[dropcap style=”font-size:100px; color:#992211;”]S[/dropcap]orry mate, it’s not that I don’t want to listen to your ‘banging, but, like, really groundbreaking’, beats mixtape.
It’s jut that I have a genetic condition that means I can’t appreciate it anyway.
Multiple regions in the human genome are reported to be linked to musical aptitude, according to a study published this week in Molecular Psychiatry. The function of the candidate genes implicated in the study ranges from inner-ear development to auditory neurocognitive processes, suggesting that musical aptitude is affected by a combination of genes involved in the auditory pathway. The research was funded by the Academy of Finland.
Specialised hair cells
The perception of music starts with specialised hair cells in the inner ear, which transmit sounds as electronic signals through the auditory pathway to the auditory cortex, where sounds are primarily recognised. In addition to simple sensory perception, the processing of music has been shown to affect multiple other regions of the brain that play a role in emotion, learning and memory.
The genomes of 767 people, belonging to 76 families characterised by the ability to discriminate pitch, duration and sound patterns, were analysed for single nucleotide polymorphisms (SNP). The best association was found at chromosome 3 close to the GATA2 gene that regulates the development of cochlear hair cells and the inferior colliculus (IC) in the auditory pathway.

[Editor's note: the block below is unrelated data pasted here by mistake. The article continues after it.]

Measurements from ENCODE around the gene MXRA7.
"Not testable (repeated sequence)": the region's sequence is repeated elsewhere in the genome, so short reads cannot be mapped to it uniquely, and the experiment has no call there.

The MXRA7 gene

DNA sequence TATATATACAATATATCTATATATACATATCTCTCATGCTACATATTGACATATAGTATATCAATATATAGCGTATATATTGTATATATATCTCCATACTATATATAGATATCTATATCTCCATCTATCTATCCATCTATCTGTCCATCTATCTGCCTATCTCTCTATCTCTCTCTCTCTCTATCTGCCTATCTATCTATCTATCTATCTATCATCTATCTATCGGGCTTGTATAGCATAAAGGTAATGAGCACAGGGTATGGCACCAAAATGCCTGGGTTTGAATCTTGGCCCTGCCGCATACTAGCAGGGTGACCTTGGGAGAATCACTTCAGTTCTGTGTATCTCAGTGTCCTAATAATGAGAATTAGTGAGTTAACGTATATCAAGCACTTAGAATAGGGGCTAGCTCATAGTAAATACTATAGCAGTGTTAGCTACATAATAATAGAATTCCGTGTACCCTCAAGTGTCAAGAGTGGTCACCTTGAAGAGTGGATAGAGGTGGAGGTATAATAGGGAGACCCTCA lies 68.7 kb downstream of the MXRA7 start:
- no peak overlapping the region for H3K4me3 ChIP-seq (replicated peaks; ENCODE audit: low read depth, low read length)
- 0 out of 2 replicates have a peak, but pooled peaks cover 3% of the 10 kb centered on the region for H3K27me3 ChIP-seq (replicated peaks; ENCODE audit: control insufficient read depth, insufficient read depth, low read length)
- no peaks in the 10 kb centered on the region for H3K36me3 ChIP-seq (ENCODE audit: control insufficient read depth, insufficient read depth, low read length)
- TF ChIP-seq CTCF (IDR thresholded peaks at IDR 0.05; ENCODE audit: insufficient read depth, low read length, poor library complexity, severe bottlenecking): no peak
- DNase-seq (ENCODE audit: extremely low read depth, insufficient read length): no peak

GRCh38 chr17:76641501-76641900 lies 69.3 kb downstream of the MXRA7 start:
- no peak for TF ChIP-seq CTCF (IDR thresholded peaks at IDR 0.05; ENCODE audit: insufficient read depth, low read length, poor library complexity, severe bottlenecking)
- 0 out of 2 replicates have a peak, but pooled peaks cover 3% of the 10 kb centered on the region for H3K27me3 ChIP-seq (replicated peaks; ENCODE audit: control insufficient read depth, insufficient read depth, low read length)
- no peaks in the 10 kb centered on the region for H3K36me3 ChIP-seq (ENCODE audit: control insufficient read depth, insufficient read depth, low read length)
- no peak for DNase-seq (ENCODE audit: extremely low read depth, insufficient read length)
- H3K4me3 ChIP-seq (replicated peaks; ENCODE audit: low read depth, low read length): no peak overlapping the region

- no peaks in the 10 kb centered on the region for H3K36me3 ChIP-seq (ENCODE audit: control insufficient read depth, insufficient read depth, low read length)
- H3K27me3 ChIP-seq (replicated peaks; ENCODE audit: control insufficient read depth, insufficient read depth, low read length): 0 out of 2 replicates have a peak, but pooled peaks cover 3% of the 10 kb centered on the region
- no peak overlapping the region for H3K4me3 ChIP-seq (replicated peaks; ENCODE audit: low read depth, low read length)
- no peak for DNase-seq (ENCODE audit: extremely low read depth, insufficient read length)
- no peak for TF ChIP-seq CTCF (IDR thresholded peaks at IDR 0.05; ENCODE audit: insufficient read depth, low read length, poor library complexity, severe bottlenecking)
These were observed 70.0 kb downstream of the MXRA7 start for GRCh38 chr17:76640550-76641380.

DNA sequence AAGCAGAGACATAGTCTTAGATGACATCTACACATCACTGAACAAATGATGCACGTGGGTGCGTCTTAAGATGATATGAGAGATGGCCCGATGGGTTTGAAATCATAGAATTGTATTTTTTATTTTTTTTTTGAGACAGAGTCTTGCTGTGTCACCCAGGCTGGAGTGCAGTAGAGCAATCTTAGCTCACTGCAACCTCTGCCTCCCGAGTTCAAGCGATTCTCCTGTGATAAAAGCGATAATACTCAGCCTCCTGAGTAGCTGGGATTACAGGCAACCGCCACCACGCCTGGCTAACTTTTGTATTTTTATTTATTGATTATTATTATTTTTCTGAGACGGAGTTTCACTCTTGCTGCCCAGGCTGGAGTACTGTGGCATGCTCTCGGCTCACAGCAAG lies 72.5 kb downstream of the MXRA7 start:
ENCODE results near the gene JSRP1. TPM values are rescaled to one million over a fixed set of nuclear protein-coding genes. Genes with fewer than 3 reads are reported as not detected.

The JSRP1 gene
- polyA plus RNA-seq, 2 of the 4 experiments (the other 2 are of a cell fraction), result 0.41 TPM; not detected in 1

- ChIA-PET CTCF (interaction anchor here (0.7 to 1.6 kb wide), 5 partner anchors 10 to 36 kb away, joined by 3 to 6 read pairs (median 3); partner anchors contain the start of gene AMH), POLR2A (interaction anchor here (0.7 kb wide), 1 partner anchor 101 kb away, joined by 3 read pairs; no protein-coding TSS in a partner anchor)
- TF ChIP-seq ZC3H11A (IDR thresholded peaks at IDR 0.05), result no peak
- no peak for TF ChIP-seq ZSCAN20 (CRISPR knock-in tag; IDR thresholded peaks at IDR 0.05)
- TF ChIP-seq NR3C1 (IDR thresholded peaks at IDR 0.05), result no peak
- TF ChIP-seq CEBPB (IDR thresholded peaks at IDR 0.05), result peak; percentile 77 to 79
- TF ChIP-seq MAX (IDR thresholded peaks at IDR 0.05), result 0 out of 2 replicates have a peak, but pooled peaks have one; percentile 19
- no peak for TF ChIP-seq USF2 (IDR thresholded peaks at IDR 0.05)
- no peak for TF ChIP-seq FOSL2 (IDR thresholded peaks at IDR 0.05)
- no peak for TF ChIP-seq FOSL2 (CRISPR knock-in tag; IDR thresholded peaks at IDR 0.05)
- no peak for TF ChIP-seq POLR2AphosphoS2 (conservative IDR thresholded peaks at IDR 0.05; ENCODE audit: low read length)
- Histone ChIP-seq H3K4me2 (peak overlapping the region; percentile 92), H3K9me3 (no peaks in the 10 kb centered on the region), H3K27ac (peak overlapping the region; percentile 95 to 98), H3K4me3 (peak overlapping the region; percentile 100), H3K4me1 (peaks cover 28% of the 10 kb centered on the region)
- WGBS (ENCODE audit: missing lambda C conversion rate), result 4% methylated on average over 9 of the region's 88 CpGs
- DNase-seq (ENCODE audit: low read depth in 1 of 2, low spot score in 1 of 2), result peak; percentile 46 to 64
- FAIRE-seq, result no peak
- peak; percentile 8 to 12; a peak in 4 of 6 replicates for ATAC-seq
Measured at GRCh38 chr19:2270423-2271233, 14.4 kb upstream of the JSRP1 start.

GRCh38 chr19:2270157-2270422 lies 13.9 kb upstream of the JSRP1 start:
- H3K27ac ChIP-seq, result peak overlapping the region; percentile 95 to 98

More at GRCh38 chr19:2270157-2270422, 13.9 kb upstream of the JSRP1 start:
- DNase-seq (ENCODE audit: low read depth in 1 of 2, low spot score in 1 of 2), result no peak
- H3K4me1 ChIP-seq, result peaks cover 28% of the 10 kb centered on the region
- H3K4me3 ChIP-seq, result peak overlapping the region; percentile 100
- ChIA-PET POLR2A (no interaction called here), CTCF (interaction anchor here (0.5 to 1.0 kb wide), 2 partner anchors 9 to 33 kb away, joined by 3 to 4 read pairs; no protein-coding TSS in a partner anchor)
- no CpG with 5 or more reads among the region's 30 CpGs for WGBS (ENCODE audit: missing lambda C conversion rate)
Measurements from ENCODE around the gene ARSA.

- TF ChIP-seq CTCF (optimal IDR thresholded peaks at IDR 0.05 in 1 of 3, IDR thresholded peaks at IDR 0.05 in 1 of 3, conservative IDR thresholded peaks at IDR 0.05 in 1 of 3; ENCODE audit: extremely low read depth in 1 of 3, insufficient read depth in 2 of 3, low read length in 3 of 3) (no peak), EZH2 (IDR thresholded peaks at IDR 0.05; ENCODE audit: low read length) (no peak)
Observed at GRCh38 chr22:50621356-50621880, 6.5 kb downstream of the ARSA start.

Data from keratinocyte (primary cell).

The best linkage results were obtained on chromosome 4, which contains five genes, PCHD7, PDGFRA, KCTD8, CHRNA9 and PHOX2B, that all affect inner-ear development and are expressed in amydala or hippocampus. The highest probability of linkage was obtained for pitch perception accuracy next to the protocadherin 7 gene, PCDH7, known to be expressed in cochlear and amygdaloid complexes. Amygdala is the emotional center of the human brain and is reported to be affected by music.
The researchers note that musical aptitude is a complex behavioural trait not fully captured by the sound perception tests used in this study, and that environmental factors, such as culture and music education, likely play an important role here. The findings provide a valuable background for molecular studies and research on the interplay of genes and the environment with respect to musical ability.
Source: Academy of FinlandImage: Vicktor Hanacek
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